Fr. Ghattas was one of the participants in the year two training with his colleague Sheikh Hassan Abdel Dayim. Together they are two of the 27 members of the Port Said central committee, among roughly 100 active participants.
Dayim explained part of their work is to visit together in schools, youth centers, hospitals, and conferences. Some sort of public Family House work takes place on average once a week, he said.
‘Jesus and Mohamed both call to be united, to build society and keep it from harm,’ said Dayim. ‘In this we have the responsibility to help quell problems between families.’
A dispute among teenage boys in May 2014 provided a good example. A Christian youth flirted with a Muslim young woman, and her brothers intervened and began insulting him along with the Christian neighbors who had come to his defense. The situation worsened as a fight broke out and one of the Muslims suffered severe bruises and a broken arm. Such a scene is not uncommon in Egypt, when harassment touches family honor. But involving opposite religions, the situation threatened to escalate and both sides filed reports with the police. One of the Christians was arrested and held in jail. Fearful, the Christians fled, vacating their home for a week.
Fr. Ghattas heard of this issue through neighborhood gossip and consulted with Dayim on how to handle it. When he went to visit the families he found the Muslim home full of knives and bladed weapons. The Christians, meanwhile, called for help from a handful of relatives from Asyut in Upper Egypt who came with guns. The family itself had migrated to Port Said around five years earlier.
Fr. Ghattas pressed upon both families the need for a peaceful solution, speaking in the name of the Family House. But he made use of the Family House status as an approved government institution, warning of the influence he would have also with police. Combining religious and civic responsibilities, Fr. Ghattas led both families to agree this was just a problem between youths which spiraled out of control.
He also helped the Christians to accept that they were primarily at fault, having begun the flirting and causing the bodily harm. From their own initiative the family purchased two sheep for roughly $300 – a substantial sum in their poor neighborhood – and gave it to the offended family. The Muslims slaughtered the sheep, placed their hands in the blood, and pressed the mark against the walls. Afterwards some of the meat was distributed to even poorer neighbors. Through this act reconciliation was achieved, the Christian was released from prison, and the families today continue to live in peace.
Such is a practical demonstration of the value and promise of the Family House, but like the initiative as a whole the fruit is still ripening and not yet fully grown.
Reviewing the incident, Dayim emphasized that ideal Muslim reconciliation should not require compensation. Furthermore he recognized that though marking the wall is a common cultural practice, the blood is unclean and should not have been touched.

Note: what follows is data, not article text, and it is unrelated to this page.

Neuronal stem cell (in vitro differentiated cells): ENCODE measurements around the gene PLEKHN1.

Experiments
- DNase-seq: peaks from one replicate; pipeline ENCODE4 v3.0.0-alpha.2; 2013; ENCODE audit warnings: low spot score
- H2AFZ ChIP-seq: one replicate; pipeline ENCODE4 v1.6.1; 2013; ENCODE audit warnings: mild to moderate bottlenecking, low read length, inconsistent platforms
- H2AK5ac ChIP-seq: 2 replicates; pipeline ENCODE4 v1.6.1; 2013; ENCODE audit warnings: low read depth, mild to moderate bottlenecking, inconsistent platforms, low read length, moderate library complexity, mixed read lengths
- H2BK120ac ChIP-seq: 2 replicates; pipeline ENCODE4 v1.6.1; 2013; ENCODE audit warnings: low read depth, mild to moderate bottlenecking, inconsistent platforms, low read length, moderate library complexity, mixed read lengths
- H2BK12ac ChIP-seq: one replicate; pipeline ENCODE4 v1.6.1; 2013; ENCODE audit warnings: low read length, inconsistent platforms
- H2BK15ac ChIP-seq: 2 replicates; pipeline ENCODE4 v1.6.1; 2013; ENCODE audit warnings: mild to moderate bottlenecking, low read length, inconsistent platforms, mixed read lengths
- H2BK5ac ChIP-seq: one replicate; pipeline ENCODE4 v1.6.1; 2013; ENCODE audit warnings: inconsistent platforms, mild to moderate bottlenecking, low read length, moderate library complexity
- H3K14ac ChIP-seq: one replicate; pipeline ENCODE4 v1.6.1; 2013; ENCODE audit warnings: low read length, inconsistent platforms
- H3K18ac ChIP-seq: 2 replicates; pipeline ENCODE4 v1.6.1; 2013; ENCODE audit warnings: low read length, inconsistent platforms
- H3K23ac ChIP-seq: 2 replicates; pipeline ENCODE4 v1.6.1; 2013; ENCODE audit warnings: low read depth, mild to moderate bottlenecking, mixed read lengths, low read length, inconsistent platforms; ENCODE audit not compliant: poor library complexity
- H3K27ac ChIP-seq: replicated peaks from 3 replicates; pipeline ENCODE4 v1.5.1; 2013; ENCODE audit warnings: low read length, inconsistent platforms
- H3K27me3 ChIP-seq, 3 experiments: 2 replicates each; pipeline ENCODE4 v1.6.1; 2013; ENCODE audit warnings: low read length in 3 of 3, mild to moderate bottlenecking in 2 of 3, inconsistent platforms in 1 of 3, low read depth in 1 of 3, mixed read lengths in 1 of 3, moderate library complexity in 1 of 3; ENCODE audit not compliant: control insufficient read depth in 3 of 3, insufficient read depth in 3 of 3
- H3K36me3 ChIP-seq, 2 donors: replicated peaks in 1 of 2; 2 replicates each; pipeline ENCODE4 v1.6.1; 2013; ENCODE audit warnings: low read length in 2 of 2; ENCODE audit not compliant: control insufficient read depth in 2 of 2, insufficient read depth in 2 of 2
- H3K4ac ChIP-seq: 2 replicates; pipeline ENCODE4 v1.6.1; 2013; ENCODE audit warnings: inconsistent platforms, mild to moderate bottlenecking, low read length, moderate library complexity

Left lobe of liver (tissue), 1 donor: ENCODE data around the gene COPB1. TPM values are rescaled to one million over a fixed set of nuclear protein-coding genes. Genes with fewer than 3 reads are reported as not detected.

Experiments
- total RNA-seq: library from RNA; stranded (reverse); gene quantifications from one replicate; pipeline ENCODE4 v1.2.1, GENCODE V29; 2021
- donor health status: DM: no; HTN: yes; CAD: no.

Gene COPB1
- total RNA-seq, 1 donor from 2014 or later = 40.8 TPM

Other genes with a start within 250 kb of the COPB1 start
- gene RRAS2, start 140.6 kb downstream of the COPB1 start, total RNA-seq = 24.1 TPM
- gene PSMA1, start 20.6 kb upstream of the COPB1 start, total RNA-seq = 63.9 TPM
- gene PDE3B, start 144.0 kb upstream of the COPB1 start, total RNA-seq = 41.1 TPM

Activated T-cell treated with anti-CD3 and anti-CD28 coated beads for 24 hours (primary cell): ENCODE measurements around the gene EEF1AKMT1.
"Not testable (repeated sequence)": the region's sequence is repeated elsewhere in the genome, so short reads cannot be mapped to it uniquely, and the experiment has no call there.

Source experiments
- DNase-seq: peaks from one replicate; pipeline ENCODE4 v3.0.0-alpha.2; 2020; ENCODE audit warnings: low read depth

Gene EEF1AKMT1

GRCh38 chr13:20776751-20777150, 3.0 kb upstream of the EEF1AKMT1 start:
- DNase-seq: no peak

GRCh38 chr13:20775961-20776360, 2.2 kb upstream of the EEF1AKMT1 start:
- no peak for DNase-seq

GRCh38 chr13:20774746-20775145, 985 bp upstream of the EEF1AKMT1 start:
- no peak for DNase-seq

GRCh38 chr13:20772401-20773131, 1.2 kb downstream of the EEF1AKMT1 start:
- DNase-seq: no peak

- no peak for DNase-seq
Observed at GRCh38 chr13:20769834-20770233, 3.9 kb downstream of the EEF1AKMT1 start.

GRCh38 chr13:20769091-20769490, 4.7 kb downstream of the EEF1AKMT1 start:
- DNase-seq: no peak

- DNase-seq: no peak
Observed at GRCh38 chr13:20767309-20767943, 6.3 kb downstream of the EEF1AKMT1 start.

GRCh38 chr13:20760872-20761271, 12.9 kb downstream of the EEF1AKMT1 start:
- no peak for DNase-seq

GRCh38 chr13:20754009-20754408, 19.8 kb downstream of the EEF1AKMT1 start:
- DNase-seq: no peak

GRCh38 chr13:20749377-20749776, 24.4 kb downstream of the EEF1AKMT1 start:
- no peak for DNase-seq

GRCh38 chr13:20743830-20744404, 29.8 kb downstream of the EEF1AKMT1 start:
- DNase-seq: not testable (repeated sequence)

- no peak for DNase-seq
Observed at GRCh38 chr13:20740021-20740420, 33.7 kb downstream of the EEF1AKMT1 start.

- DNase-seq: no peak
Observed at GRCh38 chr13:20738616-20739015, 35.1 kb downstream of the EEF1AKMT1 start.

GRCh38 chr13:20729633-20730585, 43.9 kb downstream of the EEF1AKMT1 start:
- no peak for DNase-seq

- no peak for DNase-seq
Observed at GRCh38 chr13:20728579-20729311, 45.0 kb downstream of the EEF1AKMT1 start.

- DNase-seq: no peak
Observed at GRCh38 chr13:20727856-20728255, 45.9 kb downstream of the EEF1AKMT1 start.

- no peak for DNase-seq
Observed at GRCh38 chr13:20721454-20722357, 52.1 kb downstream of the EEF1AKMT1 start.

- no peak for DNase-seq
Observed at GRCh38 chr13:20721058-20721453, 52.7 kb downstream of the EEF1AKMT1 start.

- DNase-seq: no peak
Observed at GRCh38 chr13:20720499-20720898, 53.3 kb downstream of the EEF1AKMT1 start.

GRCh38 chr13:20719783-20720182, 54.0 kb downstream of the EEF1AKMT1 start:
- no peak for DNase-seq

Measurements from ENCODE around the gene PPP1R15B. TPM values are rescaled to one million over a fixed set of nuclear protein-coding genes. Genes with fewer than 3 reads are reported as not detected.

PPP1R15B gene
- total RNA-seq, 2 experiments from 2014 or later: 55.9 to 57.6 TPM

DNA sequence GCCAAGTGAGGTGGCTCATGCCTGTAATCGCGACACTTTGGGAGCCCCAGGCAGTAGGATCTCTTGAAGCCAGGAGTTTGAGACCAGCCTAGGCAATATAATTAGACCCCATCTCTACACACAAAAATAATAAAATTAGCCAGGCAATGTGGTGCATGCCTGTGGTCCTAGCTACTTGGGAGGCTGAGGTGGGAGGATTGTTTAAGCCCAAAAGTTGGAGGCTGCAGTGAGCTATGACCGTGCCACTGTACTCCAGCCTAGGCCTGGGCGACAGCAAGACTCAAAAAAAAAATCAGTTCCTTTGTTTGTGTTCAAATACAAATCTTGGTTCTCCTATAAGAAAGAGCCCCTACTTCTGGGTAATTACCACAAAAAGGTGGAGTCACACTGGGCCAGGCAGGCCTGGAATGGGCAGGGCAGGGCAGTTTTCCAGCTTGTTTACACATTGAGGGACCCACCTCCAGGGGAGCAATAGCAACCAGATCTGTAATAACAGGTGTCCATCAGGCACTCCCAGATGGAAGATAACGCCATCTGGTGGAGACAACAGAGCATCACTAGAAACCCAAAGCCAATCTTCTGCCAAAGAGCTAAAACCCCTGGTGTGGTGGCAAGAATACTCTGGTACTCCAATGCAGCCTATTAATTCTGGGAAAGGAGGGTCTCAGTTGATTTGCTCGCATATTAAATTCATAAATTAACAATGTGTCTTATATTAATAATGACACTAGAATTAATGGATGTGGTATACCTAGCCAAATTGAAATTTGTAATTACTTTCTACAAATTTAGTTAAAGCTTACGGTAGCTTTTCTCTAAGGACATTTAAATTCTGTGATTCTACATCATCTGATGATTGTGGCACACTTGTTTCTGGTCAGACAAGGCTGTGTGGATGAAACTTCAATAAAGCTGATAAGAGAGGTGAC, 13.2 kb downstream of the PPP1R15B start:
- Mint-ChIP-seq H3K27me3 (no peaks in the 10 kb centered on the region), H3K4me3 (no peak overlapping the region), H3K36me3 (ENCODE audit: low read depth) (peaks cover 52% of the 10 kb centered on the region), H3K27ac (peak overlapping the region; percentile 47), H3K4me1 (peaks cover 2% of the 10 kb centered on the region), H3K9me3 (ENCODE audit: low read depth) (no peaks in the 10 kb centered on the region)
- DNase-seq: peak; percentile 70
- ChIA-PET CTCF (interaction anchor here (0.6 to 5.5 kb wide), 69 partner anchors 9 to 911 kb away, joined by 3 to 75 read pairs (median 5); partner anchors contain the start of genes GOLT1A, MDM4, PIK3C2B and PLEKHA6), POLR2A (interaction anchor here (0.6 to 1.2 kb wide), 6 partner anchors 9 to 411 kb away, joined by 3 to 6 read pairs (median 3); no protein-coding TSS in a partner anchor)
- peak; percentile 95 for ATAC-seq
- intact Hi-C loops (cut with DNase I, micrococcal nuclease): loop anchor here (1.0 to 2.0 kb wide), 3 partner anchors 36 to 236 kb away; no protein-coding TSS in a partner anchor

Fr. Ghattas reflected that it might appear the Christians ‘purchased’ the reconciliation, and though the Muslim elders rebuked their children for the insults, there was no apology for the lesser share of their family’s guilt. Fr. Ghattas believed the Muslims felt they were only slightly at fault, and were doing enough by forgiving the offense and returning to live in neighborly peace. But both sides withdrew their complaints with the police immediately after the reconciliation session, and through several visits afterwards Fr. Ghattas can testify that peace has indeed prevailed.
‘This is what the culture says to do to solve these types of problems,’ said Fr. Ghattas. ‘It is not altogether right, but it is the right solution in this case.’
Much about the Family House seems all right. But privately some imams and priests express less than conciliatory attitudes about the other. Though some cities have witnessed continuing cooperation, others have not yet been able to translate budding relationships into joint work on the streets.
But even where there is success, after three years there will be only 210 religious leaders who have been actively trained in the program. Surely the same spirit exists among hundreds more, but what is this among millions of Egyptians?
‘Sowing the values and morals of citizenship is like a drop in the desert,’ said Lubna Abdel Rahim, a trainer in the program and unit leader in the Ministry of Education, speaking of her ministry’s efforts.
‘But if we cooperate in all our institutions this drop can become a garden.’
Such is the promise of the Family House, still awaiting the nourishment to flower further. Port Said is a worthy place to begin and if the Easter visit is any indication, the effort is well under way.